Wildfire Smoke Effects on Health: Implementing an Air Quality Alert System for UC San Diego
- Author(s): Cunha, Melina;
- et al.
Wildfires in California have become a major issue, not only in terms of physical damage,but also in harmful health effects caused by wildfire smoke. During the last wildfire season, the Camp Fire in Butte County burned for weeks and prevailing winds blew that smoke all the way down to the Bay Area where air quality decreased to levels considered by the EPA to be ‘very unhealthy’ and even ‘hazardous’ in some areas (see Figure 1) (EPA AirNow). Schools wereclosed, games were cancelled, and at one time Northern California had the worst air quality in the world, above even China and India (Turkewitz and Richtel 2018). My own birthplace, Paradise, was almost completely burned down and my family in the Bay Area were among those who suffered from the horrible air quality caused by the smoke.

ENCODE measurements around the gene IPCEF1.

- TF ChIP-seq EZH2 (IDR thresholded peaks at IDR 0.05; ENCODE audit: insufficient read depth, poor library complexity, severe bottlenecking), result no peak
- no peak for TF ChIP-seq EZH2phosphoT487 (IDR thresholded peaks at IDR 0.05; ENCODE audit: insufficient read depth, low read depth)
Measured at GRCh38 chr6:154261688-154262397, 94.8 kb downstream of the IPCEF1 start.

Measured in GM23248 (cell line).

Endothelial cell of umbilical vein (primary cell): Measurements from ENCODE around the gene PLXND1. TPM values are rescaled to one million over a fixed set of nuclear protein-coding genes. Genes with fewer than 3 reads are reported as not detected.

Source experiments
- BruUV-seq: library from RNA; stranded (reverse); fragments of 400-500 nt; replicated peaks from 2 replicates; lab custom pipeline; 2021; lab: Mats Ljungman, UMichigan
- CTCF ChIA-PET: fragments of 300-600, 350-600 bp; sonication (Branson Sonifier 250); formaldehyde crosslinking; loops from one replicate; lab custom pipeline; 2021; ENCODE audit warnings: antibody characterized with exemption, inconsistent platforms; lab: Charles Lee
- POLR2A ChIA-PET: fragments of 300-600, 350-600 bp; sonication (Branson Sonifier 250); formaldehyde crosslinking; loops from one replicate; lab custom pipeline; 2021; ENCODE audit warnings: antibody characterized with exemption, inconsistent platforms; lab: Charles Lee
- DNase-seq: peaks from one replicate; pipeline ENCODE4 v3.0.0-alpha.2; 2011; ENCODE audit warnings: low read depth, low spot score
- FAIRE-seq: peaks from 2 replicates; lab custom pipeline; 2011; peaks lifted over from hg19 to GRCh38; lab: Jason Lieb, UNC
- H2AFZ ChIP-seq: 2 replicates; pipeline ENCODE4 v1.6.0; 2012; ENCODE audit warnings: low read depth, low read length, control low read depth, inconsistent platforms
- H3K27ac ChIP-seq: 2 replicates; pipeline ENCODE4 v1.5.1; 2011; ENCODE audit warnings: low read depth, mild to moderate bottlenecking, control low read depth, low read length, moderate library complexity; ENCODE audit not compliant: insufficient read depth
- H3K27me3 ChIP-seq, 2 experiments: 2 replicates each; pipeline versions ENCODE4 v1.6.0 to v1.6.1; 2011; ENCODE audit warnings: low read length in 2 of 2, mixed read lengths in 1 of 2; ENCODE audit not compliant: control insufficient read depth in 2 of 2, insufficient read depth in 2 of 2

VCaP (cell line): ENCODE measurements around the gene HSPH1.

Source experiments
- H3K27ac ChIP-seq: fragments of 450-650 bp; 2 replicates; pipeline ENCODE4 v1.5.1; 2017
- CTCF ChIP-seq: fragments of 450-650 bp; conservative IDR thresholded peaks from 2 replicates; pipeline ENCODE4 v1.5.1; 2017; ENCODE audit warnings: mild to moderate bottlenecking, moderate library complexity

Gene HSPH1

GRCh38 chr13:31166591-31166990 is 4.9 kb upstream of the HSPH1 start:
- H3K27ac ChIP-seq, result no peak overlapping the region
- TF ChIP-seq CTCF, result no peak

This project aims to answer the following questions: What are the health effects ofwildfire smoke and which populations are most sensitive to these effects? What alert systems are currently in place and how effective are they? What should be the recommendations given to students, faculty, and staff at UCSD during a wildfire smoke event?The result of the investigation into these questions is an air quality alert system forUCSD that includes both email alerts and a website. An email alert will be sent out to the entire 6 UCSD campus when air quality deteriorates to a specific threshold. The website link will be included in the email and contains information about air quality, vulnerable populations, and specific actions to take to reduce smoke exposure. The alert system will be managed by the Emergency Management & Business Continuity (EM&BC) of Environmental, Health, and Safety (EH&S) at UCSD.